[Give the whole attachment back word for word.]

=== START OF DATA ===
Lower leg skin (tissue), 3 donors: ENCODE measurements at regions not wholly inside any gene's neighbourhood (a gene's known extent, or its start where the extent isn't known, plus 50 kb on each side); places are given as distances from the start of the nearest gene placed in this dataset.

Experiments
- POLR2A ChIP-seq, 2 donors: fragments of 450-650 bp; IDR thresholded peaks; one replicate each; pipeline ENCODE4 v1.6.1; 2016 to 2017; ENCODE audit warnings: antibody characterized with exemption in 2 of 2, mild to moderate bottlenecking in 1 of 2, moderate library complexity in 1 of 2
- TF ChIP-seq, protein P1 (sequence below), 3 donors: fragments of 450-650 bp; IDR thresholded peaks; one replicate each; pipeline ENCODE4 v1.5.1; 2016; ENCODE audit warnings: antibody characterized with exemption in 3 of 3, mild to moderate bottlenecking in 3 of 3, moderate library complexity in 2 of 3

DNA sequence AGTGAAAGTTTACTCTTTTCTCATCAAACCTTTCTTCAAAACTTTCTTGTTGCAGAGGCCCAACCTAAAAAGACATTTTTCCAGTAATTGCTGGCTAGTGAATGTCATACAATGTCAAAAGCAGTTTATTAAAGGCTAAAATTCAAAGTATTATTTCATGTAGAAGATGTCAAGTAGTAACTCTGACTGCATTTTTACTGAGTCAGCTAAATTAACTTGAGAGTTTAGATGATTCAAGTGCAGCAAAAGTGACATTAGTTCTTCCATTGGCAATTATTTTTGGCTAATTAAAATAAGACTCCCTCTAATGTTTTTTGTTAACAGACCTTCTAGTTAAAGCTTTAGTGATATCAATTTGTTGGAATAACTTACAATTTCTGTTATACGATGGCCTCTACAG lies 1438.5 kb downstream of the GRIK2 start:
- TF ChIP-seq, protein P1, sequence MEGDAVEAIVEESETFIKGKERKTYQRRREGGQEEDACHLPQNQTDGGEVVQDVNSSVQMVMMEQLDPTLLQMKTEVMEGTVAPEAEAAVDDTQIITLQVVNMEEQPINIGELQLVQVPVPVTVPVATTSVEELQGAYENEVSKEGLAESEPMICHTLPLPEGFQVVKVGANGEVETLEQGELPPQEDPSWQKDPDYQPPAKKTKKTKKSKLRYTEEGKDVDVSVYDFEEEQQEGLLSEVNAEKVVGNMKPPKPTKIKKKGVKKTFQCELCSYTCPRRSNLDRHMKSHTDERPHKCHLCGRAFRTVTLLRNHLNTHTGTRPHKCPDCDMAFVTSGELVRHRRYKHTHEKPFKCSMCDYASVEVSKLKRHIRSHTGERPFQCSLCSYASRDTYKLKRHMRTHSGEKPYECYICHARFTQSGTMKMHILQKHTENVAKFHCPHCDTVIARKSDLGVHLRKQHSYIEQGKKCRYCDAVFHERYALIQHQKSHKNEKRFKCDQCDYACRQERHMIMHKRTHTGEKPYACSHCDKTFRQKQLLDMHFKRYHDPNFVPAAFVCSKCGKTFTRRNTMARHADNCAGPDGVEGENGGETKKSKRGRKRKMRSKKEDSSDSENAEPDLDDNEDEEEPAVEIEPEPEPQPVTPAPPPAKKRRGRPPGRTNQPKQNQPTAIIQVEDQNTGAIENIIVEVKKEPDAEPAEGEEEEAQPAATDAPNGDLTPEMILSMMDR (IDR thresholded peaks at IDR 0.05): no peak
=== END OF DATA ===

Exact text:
Lower leg skin (tissue), 3 donors: ENCODE measurements at regions not wholly inside any gene's neighbourhood (a gene's known extent, or its start where the extent isn't known, plus 50 kb on each side); places are given as distances from the start of the nearest gene placed in this dataset.

Experiments
- POLR2A ChIP-seq, 2 donors: fragments of 450-650 bp; IDR thresholded peaks; one replicate each; pipeline ENCODE4 v1.6.1; 2016 to 2017; ENCODE audit warnings: antibody characterized with exemption in 2 of 2, mild to moderate bottlenecking in 1 of 2, moderate library complexity in 1 of 2
- TF ChIP-seq, protein P1 (sequence below), 3 donors: fragments of 450-650 bp; IDR thresholded peaks; one replicate each; pipeline ENCODE4 v1.5.1; 2016; ENCODE audit warnings: antibody characterized with exemption in 3 of 3, mild to moderate bottlenecking in 3 of 3, moderate library complexity in 2 of 3

DNA sequence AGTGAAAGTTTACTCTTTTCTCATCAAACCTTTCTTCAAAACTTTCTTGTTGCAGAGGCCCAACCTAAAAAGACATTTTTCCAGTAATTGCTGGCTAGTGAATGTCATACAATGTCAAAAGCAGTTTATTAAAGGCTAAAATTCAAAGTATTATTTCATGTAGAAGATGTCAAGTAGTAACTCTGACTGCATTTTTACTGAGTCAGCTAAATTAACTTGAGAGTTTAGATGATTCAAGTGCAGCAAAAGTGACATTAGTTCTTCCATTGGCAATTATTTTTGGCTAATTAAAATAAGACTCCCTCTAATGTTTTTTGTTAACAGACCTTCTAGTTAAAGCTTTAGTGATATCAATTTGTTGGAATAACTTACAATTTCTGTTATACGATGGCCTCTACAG lies 1438.5 kb downstream of the GRIK2 start:
- TF ChIP-seq, protein P1, sequence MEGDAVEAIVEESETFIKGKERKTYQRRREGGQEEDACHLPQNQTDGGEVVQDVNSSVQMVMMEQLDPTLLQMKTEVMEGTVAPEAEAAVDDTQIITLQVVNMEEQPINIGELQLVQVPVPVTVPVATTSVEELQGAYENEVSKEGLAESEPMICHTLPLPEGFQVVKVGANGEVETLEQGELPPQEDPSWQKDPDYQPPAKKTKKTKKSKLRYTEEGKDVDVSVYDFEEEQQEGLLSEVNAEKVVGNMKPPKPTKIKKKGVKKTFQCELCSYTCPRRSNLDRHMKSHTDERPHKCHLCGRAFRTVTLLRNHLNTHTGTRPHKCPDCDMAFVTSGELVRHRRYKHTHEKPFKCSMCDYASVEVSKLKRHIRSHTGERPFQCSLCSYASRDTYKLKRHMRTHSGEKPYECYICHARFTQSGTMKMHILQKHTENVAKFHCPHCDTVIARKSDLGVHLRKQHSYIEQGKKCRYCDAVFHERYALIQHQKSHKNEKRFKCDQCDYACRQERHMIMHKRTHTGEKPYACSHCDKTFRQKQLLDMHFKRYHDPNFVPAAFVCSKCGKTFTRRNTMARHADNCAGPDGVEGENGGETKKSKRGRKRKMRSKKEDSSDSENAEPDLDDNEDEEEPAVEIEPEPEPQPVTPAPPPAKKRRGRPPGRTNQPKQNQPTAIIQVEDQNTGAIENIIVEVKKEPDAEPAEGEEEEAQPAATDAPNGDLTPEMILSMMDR (IDR thresholded peaks at IDR 0.05): no peak